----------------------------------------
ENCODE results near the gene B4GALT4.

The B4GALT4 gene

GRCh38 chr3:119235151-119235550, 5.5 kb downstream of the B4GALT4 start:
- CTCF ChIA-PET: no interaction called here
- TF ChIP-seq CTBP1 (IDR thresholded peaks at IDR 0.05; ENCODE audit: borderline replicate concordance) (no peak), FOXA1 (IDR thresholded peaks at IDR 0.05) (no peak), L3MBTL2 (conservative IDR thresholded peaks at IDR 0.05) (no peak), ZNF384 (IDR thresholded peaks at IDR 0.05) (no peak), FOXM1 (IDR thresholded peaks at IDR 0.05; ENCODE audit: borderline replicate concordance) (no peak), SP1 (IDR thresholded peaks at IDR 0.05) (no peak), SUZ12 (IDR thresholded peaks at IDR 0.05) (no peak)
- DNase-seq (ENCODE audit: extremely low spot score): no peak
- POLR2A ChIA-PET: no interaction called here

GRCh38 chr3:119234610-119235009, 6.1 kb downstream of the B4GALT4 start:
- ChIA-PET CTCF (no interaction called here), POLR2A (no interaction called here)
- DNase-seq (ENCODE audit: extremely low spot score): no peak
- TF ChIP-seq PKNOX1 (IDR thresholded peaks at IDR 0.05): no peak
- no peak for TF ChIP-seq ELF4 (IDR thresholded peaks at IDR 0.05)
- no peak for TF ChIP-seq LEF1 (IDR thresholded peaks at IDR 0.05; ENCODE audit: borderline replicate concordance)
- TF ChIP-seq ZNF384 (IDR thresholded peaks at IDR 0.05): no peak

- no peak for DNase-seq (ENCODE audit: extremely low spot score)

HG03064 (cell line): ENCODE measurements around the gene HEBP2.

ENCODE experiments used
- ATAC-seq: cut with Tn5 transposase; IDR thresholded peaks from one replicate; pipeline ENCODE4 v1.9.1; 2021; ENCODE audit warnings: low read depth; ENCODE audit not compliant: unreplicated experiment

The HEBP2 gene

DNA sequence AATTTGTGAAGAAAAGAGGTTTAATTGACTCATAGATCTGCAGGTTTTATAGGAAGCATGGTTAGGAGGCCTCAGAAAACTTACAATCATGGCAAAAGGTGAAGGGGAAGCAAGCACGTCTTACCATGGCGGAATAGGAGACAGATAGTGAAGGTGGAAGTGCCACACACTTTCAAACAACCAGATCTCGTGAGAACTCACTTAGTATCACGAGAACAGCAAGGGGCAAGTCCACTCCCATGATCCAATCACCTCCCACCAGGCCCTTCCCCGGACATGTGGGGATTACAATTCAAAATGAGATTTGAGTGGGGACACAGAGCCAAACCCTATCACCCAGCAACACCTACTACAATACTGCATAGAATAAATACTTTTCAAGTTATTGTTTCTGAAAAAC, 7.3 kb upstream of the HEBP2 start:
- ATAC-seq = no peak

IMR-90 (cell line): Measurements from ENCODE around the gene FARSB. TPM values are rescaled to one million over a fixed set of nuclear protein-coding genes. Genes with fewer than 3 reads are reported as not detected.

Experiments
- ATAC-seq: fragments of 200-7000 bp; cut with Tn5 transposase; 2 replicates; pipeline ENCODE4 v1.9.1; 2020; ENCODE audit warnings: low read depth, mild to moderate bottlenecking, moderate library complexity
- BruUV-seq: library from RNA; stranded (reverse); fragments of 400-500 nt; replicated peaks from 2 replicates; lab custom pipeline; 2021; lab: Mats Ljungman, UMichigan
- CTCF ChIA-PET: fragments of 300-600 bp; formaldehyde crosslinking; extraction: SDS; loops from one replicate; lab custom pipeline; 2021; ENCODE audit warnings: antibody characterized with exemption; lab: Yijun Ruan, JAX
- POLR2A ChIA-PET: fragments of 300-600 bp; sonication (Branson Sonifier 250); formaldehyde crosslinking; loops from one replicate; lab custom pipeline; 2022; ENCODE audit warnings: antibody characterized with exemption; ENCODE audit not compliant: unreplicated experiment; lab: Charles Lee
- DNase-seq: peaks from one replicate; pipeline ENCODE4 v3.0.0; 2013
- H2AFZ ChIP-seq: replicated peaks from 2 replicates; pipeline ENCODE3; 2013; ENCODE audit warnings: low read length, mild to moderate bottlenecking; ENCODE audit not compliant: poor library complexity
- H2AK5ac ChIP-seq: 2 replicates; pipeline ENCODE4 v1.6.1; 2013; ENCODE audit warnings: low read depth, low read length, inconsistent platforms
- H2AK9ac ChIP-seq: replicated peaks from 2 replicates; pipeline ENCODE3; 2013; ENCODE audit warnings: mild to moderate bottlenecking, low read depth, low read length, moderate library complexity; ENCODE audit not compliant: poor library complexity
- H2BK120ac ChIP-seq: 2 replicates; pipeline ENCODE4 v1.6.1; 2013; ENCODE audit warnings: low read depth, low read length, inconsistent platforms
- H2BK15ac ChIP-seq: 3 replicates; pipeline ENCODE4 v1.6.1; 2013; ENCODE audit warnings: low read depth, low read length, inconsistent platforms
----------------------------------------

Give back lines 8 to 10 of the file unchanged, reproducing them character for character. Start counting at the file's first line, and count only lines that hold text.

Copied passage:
GRCh38 chr3:119234610-119235009, 6.1 kb downstream of the B4GALT4 start:
- ChIA-PET CTCF (no interaction called here), POLR2A (no interaction called here)
- DNase-seq (ENCODE audit: extremely low spot score): no peak